We’ve had a fraught relationship over the years, my father-in-law and I. Many of his crappiest remarks have stayed with me.
Like the time he made the observation about my big backside while I was bent over, painting his pantry. Or when he made that hil-arious "What’s this muck?" joke when he was sat down at my table to a carbonara meal. Or his criticism of my 'strange' son who was reading. Or the quip about me being pregnant after I'd put on a few kilos. Or the ‘Big Deb’ nickname that allowed him to distinguish me from someone else of the same name. Or, after getting upset about it, him telling everyone that I couldn't take a joke.
But then he was diagnosed with cancer.
Parkinson's Disease had already laid waste to his muscular bricklayer’s frame. For a man who’d always been light on his feet and loved to waterski and ride bikes, not being able to command his feet to go in the right direction frustrated the hell out of him. He’d become locked in a battleship husk, requiring numerous small tugboats to steer him into port.
He decided not to treat the cancer.
It was the grace with which he made the decision that struck me the most. This was a man I would never have previously applied the term 'gracious' to.
During our visits, things gradually started to change. While the cancer slowly diminished his stocky body, we spent lots of time just sitting, talking or watching telly.
One day, he asked if I could help him identify a hymn that he was trying to remember from when he was about 19. He hummed the melody and whisper-sang a few of the lyrics. What is it about an old man with a farawar look in his eyes, humming so softly?
And then there was the laughter. Not knowing the right way to ask a dying man how he was going, we tried some awkward variations: “Are you having any symptoms today, Gramps?” Quick as anything, he’d come back with: “No, but I’m having cigarettes.” So we tried: “Hi Dad, how do you feel today?” and he’d say: “I feel with my hands.” Corny, yes, but we laughed, and clung to those moments like survivors on a life raft.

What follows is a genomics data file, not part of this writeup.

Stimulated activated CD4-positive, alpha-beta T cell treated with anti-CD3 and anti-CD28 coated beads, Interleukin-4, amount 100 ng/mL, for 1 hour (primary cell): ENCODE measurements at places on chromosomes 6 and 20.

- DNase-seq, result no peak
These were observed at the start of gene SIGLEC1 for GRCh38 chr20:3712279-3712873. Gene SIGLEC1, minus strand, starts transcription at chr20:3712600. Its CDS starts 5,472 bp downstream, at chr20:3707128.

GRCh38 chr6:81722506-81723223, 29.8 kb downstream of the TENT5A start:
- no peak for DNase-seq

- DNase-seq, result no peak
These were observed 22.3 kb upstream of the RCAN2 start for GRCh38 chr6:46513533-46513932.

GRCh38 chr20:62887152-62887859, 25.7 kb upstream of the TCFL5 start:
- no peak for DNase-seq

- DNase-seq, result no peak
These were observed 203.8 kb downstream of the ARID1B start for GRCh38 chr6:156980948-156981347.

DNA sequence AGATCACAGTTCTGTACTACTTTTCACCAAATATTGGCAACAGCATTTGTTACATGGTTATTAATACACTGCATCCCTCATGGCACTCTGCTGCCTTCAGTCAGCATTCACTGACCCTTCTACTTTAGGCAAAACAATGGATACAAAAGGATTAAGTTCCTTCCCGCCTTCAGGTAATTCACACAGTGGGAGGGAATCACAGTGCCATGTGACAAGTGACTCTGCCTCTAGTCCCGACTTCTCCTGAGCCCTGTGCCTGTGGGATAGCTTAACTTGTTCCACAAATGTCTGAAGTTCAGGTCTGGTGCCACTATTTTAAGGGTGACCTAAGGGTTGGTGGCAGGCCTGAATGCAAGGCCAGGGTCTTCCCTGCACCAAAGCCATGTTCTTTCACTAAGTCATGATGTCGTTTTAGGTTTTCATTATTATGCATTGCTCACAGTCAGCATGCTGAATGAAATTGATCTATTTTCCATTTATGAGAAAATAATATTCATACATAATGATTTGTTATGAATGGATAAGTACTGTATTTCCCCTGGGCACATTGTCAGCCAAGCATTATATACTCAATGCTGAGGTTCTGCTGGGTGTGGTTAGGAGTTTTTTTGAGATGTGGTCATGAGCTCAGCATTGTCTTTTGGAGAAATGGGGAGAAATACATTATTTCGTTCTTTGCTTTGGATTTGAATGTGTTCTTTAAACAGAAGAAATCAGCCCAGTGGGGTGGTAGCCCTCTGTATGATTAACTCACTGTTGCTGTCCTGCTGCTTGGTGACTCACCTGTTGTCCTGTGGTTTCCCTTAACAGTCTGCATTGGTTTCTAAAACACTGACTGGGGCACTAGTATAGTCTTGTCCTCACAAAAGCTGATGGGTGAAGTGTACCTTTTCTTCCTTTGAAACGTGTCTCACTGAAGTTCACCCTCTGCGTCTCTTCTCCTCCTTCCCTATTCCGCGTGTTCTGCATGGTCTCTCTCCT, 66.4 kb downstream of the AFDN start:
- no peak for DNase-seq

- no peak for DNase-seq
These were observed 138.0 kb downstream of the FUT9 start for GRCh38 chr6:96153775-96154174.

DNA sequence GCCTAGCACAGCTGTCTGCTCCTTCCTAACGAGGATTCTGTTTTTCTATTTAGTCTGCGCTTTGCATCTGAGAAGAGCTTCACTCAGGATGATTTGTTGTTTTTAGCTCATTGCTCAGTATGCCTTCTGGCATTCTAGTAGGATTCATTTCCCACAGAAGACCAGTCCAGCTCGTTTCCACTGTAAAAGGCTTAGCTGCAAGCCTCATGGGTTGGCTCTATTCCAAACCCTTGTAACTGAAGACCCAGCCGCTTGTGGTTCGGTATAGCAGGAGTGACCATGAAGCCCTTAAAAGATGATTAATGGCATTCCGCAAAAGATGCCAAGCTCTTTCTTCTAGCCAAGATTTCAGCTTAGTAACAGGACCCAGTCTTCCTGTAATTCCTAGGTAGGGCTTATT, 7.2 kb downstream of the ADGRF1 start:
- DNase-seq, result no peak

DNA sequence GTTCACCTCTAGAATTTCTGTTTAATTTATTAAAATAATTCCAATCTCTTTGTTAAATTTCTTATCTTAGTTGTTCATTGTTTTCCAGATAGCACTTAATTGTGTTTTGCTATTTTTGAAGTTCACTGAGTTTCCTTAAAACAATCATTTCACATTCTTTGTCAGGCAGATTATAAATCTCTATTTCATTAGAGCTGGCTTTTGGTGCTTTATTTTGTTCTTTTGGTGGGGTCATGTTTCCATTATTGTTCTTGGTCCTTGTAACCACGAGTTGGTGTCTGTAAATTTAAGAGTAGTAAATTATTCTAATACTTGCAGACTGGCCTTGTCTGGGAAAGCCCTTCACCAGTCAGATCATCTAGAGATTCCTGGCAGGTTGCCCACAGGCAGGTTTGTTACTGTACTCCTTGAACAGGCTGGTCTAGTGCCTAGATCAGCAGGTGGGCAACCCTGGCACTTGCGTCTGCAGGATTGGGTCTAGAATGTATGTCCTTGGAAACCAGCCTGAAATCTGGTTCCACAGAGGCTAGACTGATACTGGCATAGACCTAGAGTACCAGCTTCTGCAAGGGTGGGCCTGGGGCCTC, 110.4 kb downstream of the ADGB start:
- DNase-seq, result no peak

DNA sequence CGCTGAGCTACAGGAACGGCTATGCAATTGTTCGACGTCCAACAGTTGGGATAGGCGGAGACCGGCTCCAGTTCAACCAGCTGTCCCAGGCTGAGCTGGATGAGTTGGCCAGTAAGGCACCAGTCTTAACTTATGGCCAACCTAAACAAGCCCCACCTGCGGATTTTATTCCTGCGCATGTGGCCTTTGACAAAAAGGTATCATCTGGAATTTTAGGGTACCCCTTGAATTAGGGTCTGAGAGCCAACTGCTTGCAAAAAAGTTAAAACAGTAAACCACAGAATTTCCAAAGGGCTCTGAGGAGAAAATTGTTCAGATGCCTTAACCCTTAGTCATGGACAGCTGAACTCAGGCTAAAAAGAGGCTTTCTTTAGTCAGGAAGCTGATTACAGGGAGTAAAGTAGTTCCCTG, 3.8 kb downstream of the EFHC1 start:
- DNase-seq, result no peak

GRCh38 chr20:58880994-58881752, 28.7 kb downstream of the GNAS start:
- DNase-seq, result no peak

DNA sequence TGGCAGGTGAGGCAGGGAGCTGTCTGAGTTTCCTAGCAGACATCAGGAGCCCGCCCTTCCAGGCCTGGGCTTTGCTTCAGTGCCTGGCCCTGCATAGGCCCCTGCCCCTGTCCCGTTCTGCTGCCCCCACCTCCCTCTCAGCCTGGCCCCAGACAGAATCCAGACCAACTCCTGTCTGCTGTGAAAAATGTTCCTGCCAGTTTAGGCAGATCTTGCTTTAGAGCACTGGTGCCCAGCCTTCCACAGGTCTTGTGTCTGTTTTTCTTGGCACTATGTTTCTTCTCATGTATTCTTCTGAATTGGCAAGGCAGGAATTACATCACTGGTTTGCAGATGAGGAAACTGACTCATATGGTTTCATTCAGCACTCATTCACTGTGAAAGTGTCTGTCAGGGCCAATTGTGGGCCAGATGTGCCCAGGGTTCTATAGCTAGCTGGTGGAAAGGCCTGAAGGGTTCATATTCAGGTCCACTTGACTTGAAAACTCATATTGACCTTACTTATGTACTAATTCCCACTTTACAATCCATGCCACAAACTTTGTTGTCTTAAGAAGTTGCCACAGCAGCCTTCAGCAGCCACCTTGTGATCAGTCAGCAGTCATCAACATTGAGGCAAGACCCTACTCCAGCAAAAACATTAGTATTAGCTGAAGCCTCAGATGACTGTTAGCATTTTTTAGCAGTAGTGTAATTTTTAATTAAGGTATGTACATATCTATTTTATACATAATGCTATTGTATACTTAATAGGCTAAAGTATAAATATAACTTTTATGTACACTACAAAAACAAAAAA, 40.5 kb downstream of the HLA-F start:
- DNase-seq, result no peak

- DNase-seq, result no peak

He killed me one day. We were alone and it was the last time we had a real conversation before he went into an eyes wide open, unseeing state half a week or so before his death. His voice was whispery and it was hard to hear him so I leant in close.
“When I’m alone, I sometimes howl over the regrets in my life. I could have been a nicer person.”
I sensed what he was saying but tried to be practical, "Would you like to speak to a minister?"
"No. They don't do me much good. But if every minister was like you, I would."
It was a moment I won't forget in a hurry. I kissed him on the forehead.
Choked up, I said, “I have to go now, Gramps. I’ll see you soon.” I didn’t expect what he said next and had to ask him to repeat it.
“I’ll race you.”
It wasn’t a bad attempt at lightening the mood and I was grateful to play along. Good luck escaping over those bed rails!
“Ready, set, go!”
Mere moments after the most emotional discussion I’d possibly ever had with anyone, he faked his own death just to get a laugh. He rolled his eyes into the back of his head and let his mouth sag dramatically open.
When a snort of laughter erupted from me, he opened his eyes and said: “Oh, you mean to the door?”
He passed away a bit under two weeks ago. With perspective, I think he wanted to play the clown and say unexpected things that would make people snort with his audacity and irreverence.
Like the time he was 18 and thrown out of the cinemas by management after asking their patrons whether he might assist them by de-bugging their seats with his trusty pump-action pest spray--Madam? Sir? He may have missed the movie but he got a few good laughs and made his point about the state of the theatre.
Don’t get me wrong. I’m not saying he was a sensitive bastard but I like to think that we’d both learnt a thing or two about relationships by then.
He was a funny guy, but his jokes had often been at the expense of others and he had a way of alienating people. Maybe I’d react differently too now, if I could do it all over again…. And perhaps I’d throw him out on his ear when he crossed the line or laugh it off and not take myself so seriously.
In the end, he turned that humour on himself and salvaged the relationships that mattered to him while he still had the time. It’s all good now.